Third, while not an obstacle to legally lifting economic sanctions on the country, one significant impediment to the unwinding of sanctions is the continued implementation of an extensive web of non-nuclear sanctions. Western countries have made it clear that they will continue to pursue aggressive enforcement actions against companies that violate remaining sanctions on Iran related to its support for international terrorism and human rights abuses. This aggressive enforcement could deter significant investment in Iran, and the Islamic Republic could easily see these actions as reneging on the spirit – if not the letter – of the agreement.
Obstacles to the successful re-imposition of sanctions
Significant obstacles also exist to successfully re-imposing the sanctions should Iran be considered in violation of its obligations.
Under United Nations Security Council Resolution (UNSCR) 2231, adopted unanimously on 20 July 2015, if a JCPOA participant state believes that Iran has not performed its commitments, it can bring the issue before the Security Council and require Iran to resolve the matter. If the alleging state declares itself unsatisfied with the Iranian response, the Security Council will then vote on a draft resolution – ostensibly governed by typical Security Council voting procedures – to continue the termination/suspension of UN sanctions. If a country vetoes that resolution, as might happen if the alleging state happened to be a veto-player like the United States, the UN sanctions will be reinstated.
This means that the US by itself, even without the concurrence of the International Atomic Energy Agency (IAEA), can trigger the re-establishment of the legal basis for sanctions on Iran if it believes Iran has cheated on the agreement.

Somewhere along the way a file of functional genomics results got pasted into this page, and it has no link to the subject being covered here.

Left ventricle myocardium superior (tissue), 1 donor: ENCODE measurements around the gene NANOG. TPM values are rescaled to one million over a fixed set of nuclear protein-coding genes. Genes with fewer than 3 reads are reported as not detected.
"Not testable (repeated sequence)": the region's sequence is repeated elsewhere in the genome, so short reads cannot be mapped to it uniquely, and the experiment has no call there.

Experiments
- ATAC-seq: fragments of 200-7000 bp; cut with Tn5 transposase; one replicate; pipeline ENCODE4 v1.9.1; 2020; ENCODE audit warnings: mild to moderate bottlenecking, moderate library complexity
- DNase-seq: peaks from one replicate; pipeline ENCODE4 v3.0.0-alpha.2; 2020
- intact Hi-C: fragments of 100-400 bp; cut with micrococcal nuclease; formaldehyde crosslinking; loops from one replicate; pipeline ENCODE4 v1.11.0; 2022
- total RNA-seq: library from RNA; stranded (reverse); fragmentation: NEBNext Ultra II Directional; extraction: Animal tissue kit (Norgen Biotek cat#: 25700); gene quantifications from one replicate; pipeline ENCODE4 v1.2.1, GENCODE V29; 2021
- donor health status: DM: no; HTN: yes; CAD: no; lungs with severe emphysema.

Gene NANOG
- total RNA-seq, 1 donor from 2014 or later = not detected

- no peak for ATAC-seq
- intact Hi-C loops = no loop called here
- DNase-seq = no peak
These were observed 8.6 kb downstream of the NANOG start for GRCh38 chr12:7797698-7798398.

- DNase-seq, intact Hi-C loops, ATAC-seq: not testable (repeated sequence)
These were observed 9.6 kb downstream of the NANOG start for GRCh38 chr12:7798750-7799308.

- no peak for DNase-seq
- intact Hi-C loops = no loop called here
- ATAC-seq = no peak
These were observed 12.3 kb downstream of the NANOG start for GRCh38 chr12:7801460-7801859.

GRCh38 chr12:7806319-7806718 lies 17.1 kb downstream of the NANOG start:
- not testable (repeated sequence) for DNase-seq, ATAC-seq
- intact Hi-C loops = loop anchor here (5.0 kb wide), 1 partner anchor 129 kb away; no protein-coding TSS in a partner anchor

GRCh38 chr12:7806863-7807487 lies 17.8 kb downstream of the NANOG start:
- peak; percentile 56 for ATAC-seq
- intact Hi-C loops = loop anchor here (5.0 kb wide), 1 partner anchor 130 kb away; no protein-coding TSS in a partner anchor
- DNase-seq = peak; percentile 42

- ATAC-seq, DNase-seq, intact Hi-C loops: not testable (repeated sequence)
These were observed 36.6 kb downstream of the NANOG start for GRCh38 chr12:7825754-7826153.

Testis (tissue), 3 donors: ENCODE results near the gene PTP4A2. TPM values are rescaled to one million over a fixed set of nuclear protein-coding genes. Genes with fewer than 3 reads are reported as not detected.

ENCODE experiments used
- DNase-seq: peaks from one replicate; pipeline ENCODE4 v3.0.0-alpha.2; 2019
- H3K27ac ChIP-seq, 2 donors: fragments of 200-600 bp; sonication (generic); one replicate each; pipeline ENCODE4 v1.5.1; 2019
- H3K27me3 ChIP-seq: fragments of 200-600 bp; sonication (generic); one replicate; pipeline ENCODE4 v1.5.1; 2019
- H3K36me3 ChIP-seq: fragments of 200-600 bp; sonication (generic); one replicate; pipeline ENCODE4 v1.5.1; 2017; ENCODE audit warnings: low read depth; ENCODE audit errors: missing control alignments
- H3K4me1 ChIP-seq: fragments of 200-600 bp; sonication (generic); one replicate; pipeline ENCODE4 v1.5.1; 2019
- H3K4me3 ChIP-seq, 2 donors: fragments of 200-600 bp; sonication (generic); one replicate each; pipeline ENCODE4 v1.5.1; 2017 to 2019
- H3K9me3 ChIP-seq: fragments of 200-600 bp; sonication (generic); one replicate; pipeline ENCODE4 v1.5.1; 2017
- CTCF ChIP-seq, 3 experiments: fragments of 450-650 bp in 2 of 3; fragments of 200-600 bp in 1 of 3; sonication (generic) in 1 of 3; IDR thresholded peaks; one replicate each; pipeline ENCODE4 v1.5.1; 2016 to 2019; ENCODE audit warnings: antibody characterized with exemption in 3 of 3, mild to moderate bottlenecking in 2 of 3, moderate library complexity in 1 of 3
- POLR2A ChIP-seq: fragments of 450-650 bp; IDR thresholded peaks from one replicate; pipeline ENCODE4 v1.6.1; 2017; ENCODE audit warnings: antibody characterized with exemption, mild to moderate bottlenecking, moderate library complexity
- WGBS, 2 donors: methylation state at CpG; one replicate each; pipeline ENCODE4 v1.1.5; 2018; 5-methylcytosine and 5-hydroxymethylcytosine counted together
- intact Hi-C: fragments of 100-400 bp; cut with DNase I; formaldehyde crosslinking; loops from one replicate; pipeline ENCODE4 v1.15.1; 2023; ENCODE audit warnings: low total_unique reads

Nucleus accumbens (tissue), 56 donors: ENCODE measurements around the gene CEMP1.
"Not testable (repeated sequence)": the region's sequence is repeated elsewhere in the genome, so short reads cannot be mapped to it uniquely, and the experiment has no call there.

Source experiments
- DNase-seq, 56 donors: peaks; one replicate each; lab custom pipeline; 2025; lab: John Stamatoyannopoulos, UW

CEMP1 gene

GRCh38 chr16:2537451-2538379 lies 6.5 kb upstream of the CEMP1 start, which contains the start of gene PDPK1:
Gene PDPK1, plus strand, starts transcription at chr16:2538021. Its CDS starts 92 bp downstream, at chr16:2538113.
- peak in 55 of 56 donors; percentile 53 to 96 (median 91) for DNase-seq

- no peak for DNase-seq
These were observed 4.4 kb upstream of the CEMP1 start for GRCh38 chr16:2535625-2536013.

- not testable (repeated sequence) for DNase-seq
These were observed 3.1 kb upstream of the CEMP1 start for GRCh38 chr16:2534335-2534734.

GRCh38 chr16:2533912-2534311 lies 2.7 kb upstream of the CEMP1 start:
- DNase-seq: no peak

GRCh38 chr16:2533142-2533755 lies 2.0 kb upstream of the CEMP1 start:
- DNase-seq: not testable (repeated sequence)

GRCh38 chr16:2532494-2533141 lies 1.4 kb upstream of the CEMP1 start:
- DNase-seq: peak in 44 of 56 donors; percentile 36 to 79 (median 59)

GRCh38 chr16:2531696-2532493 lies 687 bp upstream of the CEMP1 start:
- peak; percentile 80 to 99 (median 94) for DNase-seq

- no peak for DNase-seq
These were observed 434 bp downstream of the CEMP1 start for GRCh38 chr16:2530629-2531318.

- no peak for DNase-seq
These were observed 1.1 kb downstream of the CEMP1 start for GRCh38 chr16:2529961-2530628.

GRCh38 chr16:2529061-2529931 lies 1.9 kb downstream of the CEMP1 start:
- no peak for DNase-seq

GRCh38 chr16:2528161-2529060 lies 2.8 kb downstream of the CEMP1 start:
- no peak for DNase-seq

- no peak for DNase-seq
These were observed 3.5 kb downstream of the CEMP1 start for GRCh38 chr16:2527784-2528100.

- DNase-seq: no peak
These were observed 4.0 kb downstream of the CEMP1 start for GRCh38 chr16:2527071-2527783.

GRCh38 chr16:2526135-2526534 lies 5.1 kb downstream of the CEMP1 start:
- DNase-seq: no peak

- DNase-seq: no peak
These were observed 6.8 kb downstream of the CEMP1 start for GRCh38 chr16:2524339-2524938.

Snapping back sanctions like this would come at a great cost: Iran has declared that doing so absolves it of all its obligations in the agreement, and the UNSCR does not rebut Iran’s understanding. So the so-called “snapback” mechanism is powerful, but comes with a potent poison pill. In practice, what this means is that there will likely be a very high hurdle for determining that Iran is not complying with its obligations, a hurdle that will be tantamount to having to create a new coalition to impose sanctions.
Though the timeline of sanctions relief may be uncertain, one thing is clear: the hard work required to successfully implement the agreement, lift sanctions, and ensure that Iran remains in compliance with its obligations has just begun.
Timeline of sanctions relief 2015 to 2025
The JCPOA establishes a fairly specific timeline for sanctions relief that is generally cued to Iran’s fulfilment of its obligations under the deal.
Finalisation Day (14 July 2015) – the day the agreement was reached.
United Nations Security Council endorses the JCPOA (20 July 2015) – votes to terminate all prior UN sanctions, beginning on Implementation Day.